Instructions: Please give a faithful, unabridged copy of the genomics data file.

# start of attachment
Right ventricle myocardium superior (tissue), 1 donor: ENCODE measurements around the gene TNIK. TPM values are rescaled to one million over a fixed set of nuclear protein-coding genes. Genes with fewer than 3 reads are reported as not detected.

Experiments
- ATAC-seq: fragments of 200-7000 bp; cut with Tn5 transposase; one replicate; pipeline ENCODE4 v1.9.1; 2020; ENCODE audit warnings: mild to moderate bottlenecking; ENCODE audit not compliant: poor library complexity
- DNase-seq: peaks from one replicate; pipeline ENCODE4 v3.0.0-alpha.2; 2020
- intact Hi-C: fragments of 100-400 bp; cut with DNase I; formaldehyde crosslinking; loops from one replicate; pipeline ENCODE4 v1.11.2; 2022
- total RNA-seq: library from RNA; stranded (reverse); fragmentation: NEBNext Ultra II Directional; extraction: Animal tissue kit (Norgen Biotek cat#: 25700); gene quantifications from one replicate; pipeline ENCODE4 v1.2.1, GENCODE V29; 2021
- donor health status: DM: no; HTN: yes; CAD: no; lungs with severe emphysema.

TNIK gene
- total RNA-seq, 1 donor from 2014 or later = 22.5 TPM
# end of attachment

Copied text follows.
Right ventricle myocardium superior (tissue), 1 donor: ENCODE measurements around the gene TNIK. TPM values are rescaled to one million over a fixed set of nuclear protein-coding genes. Genes with fewer than 3 reads are reported as not detected.

Experiments
- ATAC-seq: fragments of 200-7000 bp; cut with Tn5 transposase; one replicate; pipeline ENCODE4 v1.9.1; 2020; ENCODE audit warnings: mild to moderate bottlenecking; ENCODE audit not compliant: poor library complexity
- DNase-seq: peaks from one replicate; pipeline ENCODE4 v3.0.0-alpha.2; 2020
- intact Hi-C: fragments of 100-400 bp; cut with DNase I; formaldehyde crosslinking; loops from one replicate; pipeline ENCODE4 v1.11.2; 2022
- total RNA-seq: library from RNA; stranded (reverse); fragmentation: NEBNext Ultra II Directional; extraction: Animal tissue kit (Norgen Biotek cat#: 25700); gene quantifications from one replicate; pipeline ENCODE4 v1.2.1, GENCODE V29; 2021
- donor health status: DM: no; HTN: yes; CAD: no; lungs with severe emphysema.

TNIK gene
- total RNA-seq, 1 donor from 2014 or later = 22.5 TPM